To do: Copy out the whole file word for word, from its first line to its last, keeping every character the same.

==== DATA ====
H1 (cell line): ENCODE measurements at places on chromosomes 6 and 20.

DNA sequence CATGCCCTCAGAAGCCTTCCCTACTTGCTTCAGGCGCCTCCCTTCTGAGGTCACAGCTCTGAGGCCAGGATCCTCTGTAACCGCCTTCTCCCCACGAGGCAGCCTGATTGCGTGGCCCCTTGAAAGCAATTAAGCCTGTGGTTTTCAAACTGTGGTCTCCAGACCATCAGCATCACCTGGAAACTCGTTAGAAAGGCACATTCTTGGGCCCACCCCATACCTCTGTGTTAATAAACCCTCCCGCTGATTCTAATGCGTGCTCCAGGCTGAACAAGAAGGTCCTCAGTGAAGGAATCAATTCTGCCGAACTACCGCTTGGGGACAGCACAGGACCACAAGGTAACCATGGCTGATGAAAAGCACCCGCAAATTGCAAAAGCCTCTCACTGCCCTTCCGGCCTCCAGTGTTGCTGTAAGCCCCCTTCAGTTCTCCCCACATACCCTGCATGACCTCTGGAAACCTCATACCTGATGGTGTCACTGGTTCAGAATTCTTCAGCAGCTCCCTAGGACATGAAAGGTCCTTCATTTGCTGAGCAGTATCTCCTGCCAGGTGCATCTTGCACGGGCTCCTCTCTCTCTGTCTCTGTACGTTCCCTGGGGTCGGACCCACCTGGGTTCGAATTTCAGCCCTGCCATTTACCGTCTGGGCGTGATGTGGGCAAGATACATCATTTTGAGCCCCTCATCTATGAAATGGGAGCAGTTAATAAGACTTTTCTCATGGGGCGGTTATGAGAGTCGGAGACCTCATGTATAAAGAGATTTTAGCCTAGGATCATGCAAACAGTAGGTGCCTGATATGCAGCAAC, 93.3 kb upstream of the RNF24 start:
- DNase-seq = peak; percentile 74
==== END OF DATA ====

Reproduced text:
H1 (cell line): ENCODE measurements at places on chromosomes 6 and 20.

DNA sequence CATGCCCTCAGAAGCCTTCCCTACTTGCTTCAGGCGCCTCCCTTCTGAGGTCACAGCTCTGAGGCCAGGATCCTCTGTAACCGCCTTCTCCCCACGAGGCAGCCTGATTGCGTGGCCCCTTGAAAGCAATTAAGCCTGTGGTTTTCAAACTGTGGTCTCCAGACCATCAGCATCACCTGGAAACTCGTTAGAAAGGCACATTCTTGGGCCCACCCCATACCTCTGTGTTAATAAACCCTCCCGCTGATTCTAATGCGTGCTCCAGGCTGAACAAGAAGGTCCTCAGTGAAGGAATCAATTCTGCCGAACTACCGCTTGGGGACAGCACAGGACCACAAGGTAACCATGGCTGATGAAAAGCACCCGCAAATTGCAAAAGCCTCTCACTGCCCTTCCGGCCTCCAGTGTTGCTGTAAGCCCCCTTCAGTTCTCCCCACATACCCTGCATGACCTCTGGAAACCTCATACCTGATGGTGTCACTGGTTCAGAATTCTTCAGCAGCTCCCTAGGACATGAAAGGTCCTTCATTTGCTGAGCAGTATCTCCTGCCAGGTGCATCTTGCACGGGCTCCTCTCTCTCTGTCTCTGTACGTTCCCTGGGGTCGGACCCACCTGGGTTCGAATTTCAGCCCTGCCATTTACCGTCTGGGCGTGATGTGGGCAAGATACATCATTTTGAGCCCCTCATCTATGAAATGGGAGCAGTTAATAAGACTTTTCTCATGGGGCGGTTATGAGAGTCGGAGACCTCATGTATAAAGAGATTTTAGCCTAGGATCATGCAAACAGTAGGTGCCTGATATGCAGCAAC, 93.3 kb upstream of the RNF24 start:
- DNase-seq = peak; percentile 74